The Annual Meeting of the Irish Endocrine Society (IES) took place in the Pillar Centre at the Mater Misericordiae University Hospital on 11-12 November.
At the meeting, President of the IES, Prof Fidelma Dunne, delivered an update on the EMERGE trial, which assesses metformin administered to pregnant women with gestational diabetes mellitus (GDM).
EMERGE’s full title is ‘a randomised placebo-controlled trial of the effectiveness of early metformin in addition to usual care in the reduction of gestational diabetes mellitus effects’.
The current first-line treatment for GDM is medical nutritional therapy with exercise in all cases, and 40 per cent of women are prescribed insulin. However, insulin can cause gestational weight gain, less successful breastfeeding and increased delivery by Caesarean section.
While metformin is recommended by NICE [National Institute for Health and Care Excellence] guidelines as a first-line treatment, Prof Dunne said there are still some gaps in the research.
“Our question was very simple,” she said. “Among pregnant women with GDM, does the addition of metformin to usual care reduce the need for insulin or fasting glucose rate greater than 5.1 [mmol/L] at week 32 or 38 [primary outcomes]? Does it reduce excessive maternal weight gain, and neonatal and maternal morbidities [secondary outcomes]? And is the cost of care reduced?”
Prof Dunne told the Medical Independent that the trial has now been completed.
“We hope to have the results of the trial in the first quarter of next year and we will send a letter to all the women telling them about the outcome of the study,” she said.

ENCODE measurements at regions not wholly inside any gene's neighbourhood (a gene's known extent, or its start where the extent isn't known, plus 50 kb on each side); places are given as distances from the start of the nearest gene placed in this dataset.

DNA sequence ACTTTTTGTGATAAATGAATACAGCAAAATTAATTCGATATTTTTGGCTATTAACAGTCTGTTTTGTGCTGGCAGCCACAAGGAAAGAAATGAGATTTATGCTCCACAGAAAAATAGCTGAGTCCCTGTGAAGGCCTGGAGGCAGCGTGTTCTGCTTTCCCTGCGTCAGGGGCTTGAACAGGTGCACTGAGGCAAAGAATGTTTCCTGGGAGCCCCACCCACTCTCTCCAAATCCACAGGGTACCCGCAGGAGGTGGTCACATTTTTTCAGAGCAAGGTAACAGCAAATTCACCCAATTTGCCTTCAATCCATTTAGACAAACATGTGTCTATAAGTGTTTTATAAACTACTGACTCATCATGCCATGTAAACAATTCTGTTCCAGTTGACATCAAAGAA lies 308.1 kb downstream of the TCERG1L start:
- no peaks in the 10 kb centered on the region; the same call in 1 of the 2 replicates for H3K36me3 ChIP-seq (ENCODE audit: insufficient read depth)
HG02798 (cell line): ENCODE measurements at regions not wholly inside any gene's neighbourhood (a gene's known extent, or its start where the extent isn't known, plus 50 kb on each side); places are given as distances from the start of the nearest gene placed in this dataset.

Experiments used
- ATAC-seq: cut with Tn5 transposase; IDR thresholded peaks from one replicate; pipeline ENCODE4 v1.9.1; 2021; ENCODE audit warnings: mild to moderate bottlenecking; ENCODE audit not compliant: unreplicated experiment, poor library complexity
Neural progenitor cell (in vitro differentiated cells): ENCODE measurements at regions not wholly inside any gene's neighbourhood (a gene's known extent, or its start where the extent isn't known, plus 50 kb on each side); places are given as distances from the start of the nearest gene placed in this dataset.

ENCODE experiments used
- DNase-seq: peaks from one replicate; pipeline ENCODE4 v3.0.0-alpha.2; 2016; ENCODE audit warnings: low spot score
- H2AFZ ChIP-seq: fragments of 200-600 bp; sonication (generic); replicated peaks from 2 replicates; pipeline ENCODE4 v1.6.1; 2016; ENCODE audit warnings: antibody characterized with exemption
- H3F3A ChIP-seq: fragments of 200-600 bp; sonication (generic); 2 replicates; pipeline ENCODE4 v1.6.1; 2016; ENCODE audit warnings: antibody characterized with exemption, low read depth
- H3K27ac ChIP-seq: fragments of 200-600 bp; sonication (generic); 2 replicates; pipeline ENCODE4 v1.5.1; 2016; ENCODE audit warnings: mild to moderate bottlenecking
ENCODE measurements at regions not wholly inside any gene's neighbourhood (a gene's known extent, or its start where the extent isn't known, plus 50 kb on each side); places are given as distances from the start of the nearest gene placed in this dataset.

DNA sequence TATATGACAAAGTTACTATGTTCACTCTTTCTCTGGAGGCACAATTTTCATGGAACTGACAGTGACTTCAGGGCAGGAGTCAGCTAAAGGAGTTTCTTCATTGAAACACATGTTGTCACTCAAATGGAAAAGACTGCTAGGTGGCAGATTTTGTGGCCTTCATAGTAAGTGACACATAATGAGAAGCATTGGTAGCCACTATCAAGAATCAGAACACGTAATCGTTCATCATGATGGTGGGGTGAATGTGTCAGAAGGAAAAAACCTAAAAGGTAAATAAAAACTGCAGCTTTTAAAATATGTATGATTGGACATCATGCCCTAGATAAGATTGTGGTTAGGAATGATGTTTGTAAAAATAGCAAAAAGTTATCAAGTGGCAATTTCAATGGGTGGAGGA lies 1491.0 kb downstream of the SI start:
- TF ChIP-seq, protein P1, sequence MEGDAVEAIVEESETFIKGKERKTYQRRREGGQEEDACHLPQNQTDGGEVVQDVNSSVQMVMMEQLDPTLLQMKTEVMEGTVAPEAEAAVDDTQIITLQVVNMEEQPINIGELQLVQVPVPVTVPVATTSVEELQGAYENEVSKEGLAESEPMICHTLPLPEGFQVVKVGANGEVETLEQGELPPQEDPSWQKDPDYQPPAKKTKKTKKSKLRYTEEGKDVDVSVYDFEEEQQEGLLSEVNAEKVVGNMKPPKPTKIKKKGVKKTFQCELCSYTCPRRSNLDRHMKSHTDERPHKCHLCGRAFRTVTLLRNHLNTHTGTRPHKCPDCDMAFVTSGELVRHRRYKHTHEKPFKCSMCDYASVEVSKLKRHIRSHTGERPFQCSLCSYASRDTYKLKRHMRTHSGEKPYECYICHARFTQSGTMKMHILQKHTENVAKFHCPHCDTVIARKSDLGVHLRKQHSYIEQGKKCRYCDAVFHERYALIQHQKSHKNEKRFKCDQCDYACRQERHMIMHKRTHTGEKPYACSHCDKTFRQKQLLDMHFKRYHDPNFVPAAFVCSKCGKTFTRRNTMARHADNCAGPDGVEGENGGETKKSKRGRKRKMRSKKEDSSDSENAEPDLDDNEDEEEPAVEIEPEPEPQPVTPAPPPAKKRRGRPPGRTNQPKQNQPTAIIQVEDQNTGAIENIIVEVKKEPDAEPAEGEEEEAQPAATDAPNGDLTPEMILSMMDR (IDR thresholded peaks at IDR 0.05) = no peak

“We will also be doing a follow-up of the mothers and their babies and we’ll be in contact with them for their participation again.”
In total, 45.5 per cent of the study population required insulin. 13 per cent reached the glucose fasting level at week 32 and 10 per cent at week 38, both not on insulin.
The combined primary outcome shows that 315 or 60 per cent of the women “required insulin or had a fasting glucose rate of greater than 5.1”.
The study also collected neonatal outcomes, showing birthweight prematurity and the number requiring neonatal intensive care unit attendance. It experienced a low drop-out rate and “excellent” adherence to the medication (92 per cent). The results presented were based on a total combined group to maintain blinding before publication.
Prof Dunne concluded: “If EMERGE is positive, it will change global clinical practice by providing evidence to support early active management with metformin in a broader GDM population.”
To conclude the meeting, Prof Dunne presented the O’Donovan Award for the best oral presentation to Dr Cliona O’Donnell. Dr O’Donnell presented her and her team’s findings on the effect of glucagon-like-peptide-1 analogues (a class of glucose-lowering drugs) on metabolic activity in adipose tissue. They found that the upregulation of thermogenesis by the drugs can contribute to weight loss.
The second prize for the best poster, the Montgomery medal, was given to Dr Robert Lyons, for what Prof Dunne called his “ingenious” use of the MiniMed 780G insulin pump containing the drug teriparatide to treat symptomatic hypoparathyroidism in a patient with Barakat syndrome.